The Wrong Hands and Other Stories
By Peter Robinson
There’s no doubt that much has changed during the last nine months and the way we do things, from grocery shopping to visiting the library, can be stressful and not the most enjoyable experience that we’ve been used to having (assuming that one finds grocery shopping an enjoyable experience). In talking to friends and family, and from reading blogs and forums, I’ve come across many who have experienced a profound restlessness that has interfered with one of their greatest pleasures – that of reading. They’re ok to read the gas bill or catch the headlines in the newspaper, but when it comes to sitting down to read a “book” – well they just cannot concentrate for more than a few pages at a time. And I was one of these people, during the first few months of Covid-19. Not being able to read is akin to not being able to breathe for me. So I took to reading short stories – and they filled the need as I waited for my long-term concentration to return. Now I feel like I’ve come out of my cocoon, ready to read almost any book that’s put into my hands.
Robinson’s collection of thirty-one short stories (4 of which are Inspector Banks’ stories) and two novellas (both being Inspector Banks’ stories) might just be the ticket for you if you’re still struggling with problems of concentration. Here you’ll find psychological suspense, police procedurals, family tension, love (lost and found) and an ongoing examination of human nature. Robinson’s characters are colorful, fully-fleshed, and bring these well-told stories to life. There’s something here for every reader and every level of concentration.
Having read these three mysteries, back-to-back, I thought I’d do a comparison of them. Robinson’s latest centers on the discovery of the body of a teenage boy, stuffed into a wheelie bin. A secondary story-line involves Zelda, Annie’s father’s partner, who is a victim of human trafficking. Banks comes across as arrogant, pompous, and acting as a lone wolf as he interviews suspects and reveals details of the cases to the very suspects that he’s investigating. His constant references to musical artists and obscure songs has now become tiresome and boring. The rest of his team are seldom present during this overly-long story. Banks and the other characters have no personality, no individuality, and are wooden and cold.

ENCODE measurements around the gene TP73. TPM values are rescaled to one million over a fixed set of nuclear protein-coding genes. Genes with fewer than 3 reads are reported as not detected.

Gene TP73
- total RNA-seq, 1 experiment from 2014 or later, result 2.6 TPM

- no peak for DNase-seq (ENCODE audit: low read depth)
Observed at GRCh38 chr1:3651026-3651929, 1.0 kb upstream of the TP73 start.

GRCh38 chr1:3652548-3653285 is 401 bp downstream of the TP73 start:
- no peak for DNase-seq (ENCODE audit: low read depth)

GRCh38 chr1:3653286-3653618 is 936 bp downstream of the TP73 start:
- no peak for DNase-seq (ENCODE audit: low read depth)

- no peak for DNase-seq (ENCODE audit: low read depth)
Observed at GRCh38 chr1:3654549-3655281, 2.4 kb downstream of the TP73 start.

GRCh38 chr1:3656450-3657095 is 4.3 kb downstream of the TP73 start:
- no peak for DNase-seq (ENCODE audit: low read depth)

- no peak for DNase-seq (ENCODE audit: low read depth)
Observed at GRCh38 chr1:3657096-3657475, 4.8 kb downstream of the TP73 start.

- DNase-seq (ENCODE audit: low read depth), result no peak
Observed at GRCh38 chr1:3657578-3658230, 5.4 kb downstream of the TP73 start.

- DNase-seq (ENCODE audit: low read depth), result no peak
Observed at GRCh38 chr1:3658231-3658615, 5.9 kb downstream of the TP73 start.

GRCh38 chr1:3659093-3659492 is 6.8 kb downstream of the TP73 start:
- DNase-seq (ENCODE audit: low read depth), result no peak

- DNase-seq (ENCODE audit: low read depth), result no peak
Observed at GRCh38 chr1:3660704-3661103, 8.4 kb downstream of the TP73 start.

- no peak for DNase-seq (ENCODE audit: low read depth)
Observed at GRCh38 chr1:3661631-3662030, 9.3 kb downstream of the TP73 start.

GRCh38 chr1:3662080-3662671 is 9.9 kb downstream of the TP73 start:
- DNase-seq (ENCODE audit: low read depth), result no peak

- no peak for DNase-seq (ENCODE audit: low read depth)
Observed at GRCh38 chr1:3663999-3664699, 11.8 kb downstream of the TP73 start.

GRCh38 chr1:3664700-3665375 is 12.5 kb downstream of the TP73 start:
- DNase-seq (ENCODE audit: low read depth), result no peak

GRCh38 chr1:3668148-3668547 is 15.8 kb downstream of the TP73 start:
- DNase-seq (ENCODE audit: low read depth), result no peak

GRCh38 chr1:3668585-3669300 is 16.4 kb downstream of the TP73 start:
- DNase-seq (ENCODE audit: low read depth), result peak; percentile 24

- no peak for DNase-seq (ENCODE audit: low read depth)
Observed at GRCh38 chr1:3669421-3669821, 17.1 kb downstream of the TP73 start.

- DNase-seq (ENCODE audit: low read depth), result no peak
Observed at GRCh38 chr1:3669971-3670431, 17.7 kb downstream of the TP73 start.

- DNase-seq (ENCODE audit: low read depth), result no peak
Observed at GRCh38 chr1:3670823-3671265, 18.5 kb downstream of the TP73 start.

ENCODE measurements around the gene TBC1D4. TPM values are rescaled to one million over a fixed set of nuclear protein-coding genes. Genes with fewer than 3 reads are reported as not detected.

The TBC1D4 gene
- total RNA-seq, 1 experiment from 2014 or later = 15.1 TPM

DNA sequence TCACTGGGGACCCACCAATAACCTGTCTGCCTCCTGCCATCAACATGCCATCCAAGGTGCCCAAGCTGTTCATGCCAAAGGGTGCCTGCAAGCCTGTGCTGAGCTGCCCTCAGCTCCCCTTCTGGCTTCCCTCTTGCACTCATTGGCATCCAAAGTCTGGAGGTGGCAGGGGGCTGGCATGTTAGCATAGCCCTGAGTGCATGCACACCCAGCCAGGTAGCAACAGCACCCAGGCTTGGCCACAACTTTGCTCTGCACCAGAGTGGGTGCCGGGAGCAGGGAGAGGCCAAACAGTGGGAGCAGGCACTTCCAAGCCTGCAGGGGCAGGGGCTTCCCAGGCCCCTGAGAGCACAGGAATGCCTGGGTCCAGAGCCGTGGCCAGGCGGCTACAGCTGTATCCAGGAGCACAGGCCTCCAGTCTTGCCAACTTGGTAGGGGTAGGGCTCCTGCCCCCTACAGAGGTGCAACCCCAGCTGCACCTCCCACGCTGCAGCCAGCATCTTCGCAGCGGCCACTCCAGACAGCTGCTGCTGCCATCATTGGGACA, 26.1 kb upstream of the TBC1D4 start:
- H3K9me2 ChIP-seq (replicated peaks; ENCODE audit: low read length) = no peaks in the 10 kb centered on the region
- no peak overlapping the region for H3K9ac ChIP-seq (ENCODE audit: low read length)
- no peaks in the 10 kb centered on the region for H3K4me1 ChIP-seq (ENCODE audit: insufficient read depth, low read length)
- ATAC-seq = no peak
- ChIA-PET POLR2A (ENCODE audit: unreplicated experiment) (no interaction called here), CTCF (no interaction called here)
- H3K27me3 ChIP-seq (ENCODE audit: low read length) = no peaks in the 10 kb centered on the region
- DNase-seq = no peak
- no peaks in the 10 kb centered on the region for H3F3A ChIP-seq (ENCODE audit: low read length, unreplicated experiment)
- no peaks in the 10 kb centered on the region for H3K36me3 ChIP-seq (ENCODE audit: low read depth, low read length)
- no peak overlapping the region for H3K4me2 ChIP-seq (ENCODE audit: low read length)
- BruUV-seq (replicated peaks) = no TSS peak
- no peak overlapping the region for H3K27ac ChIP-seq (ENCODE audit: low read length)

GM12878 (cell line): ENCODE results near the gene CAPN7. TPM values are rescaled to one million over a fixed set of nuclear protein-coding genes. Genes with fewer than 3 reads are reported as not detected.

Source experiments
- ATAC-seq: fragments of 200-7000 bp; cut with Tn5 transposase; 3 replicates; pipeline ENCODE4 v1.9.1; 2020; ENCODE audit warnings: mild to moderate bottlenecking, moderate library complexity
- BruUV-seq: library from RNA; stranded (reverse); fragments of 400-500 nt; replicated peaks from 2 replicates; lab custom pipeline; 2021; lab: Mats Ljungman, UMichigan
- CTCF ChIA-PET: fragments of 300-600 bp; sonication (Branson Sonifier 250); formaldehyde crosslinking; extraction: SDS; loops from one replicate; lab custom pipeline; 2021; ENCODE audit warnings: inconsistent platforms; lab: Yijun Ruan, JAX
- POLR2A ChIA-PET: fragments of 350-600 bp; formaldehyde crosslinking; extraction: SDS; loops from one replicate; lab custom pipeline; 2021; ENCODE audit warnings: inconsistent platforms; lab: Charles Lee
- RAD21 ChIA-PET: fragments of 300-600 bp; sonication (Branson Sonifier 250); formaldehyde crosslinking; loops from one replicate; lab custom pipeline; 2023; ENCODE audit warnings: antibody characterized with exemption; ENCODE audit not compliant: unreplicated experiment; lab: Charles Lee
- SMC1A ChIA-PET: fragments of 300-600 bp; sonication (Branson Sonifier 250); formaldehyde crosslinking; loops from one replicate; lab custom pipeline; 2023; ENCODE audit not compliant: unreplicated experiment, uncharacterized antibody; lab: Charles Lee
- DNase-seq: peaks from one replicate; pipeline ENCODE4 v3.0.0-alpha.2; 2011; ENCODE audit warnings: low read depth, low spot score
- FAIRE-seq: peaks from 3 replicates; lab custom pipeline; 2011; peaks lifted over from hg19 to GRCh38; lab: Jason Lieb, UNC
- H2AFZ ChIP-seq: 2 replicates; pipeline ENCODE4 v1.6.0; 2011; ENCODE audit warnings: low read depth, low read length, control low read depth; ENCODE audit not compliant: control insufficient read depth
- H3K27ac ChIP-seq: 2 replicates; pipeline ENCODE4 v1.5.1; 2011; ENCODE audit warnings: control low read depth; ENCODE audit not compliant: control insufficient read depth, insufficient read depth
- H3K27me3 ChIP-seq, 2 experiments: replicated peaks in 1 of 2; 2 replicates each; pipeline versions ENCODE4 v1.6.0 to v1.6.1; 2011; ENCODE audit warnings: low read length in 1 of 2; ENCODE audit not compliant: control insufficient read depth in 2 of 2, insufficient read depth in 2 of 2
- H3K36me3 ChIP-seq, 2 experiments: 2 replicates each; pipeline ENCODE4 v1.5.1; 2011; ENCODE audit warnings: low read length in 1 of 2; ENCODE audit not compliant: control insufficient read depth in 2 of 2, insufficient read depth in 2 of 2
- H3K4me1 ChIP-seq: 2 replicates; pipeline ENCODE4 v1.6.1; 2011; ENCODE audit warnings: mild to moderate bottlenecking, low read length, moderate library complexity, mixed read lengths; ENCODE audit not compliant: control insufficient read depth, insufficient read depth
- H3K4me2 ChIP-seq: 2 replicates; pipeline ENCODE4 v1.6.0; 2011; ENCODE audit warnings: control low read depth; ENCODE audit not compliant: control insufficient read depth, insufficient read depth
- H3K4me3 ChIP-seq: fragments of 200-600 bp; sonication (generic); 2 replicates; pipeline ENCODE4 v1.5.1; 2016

One would never be able to pick them out of a line-up, having no real sense of what they even look like.
Crombie takes her characters out of London and into the country as Duncan, Gemma, and family are guests at the family estate of Melody Talbot, Gemma’s detective sergeant. But the quiet weekend that they’d all hoped for is not to be when a tragic car accident, followed by a series of mysterious deaths, draws Kincaid and Gemma into the investigation. The complex relationships between the characters are fully explored, giving the reader a true picture of each participant in the story. I felt that I really knew these people and understood their motivations.
Logan McRae has a particularly gruesome case to tackle, in McBride’s fourth installment of this intense series. A legal appeal has released a convicted serial killer back into the community 20 years after his crimes. Now people are going missing again and human meat is being found in butchers’ shops. McRae, along with DI Steele and Insch literally jump off the page as they go about the grisly task of finding the killer, leaving the reader laughing at the gallows-humour and eccentricities of these colorful, well-formed characters. McBride’s ability to bring his characters to life is second-to-none, and even the dead victims have more life than any of the characters in Peter Robinson’s latest.